I guess I feel that Marxism is both vast in scope and precise in abstraction; it can include many social and psychological phenomena as well as exclude many careless generalizations (e.g. to biology, as in Lysenkoism). Marxism, as a method, can include both the (metaphorical) use of the word "reflection" (in the sense that Cyrillic "reflects" spoken Russian) and the brilliant synthesis of a genetic, functional, and structural explanation that we find in books like "Thinking and Speech" and "Marxism and the Philosophy of Language" (that is, the sense that things are the way they are because they do what they have to do, but they do what they have to do because of the way they have been). 
It seems to me that Marxism includes "reflection" in a genetic and historical sense. Lenin is just saying that reality got her first, well before we did, and our consciousness of that reality is therefore not a priori. We may not feel that way; we may feel that consciousness is simply "given" (by whom? And more importantly, to whom?).
But that sense is really an illusion, just like the feeling of weightlessness that our own bodies have to ourselves. When my wife tries to drag me out of bed in the morning before I have had my morning coffee, she is acutely aware that my body does have weight and that this weight is quite prior to consciousness.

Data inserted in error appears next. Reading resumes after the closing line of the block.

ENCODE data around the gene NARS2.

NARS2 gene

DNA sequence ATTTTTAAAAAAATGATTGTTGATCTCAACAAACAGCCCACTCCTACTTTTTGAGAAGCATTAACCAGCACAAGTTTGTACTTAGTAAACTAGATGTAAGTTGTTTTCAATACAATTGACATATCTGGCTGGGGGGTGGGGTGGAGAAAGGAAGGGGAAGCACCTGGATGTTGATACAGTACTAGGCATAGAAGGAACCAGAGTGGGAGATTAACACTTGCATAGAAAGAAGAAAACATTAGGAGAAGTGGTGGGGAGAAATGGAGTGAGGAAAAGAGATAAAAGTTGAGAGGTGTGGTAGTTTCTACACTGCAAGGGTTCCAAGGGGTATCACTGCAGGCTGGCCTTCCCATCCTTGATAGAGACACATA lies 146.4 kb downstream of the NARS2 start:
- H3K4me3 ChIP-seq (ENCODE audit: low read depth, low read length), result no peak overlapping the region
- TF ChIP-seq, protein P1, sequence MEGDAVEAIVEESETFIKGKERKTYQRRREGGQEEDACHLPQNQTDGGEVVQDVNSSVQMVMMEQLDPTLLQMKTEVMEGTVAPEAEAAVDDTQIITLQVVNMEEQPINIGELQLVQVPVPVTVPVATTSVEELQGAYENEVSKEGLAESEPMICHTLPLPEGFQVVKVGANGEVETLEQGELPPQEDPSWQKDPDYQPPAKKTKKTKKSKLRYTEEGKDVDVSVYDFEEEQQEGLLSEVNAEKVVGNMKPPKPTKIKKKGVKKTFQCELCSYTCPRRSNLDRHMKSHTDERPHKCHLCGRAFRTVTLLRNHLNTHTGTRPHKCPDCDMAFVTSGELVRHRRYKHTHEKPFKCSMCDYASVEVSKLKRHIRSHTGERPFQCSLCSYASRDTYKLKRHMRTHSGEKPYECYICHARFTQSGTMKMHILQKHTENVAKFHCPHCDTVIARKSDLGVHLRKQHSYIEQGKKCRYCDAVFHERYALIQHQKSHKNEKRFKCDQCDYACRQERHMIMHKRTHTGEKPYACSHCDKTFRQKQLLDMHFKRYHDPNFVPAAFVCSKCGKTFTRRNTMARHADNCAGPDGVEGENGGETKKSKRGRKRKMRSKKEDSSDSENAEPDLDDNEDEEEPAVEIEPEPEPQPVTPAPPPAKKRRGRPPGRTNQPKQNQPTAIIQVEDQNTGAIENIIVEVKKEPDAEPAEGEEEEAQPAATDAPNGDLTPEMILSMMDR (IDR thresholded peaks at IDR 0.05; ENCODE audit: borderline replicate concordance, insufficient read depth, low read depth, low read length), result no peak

I don't think that Lenin is saying that the mind reflects anything in a functional sense or a structural sense. Functionally, and structurally, the Marxist response to the "mirror" metaphor for mind is is rather closer to that of Sixth Patriarch Hui Neng. It is said that the fifth patriarch, when he was dying, wrote the following poem:
The body is a Bodhi tree
The mind is like a mirror
So sweep them daily, keep them clean
And let no dust appear!
To which Hui Neng, whose job it was to sweep the temple grounds, wrote:
The body is no Bodhi tree
The mind is not a mirror
Neither one can be swept clean
For where can dust appear?
When dust appears on my books, it does not in any way obscure what they say (or, as we say in French, what they "veut dire"); their meaning is made of that ideality of which Ilyenkov speaks when he says that the idea of a wooden table contains not a single atom of carbon. 
So it seems to me that "reflection" is not a function of the mind, nor is reflectiveness part of its structure; it is far truer to say that the meta-functions of the human mind lie in human discourse and therefore that the structure of the human mind lies close to that of textual meaning.
One of these books, which I have right next to "Thinking and Speech", is Voloshinov's "Marxism and the Philosophy of Language", and here too I think the word Marxism is apposite. I don't really care who wrote the book; but I am more inclined to think that the author was an earnest young linguist who had dabbled in Rosicrucianism and read Vygotsky than that it was a garrulous one-legged literary critic who had dabbled in Russian Orthodox mysticism and read Rabelais.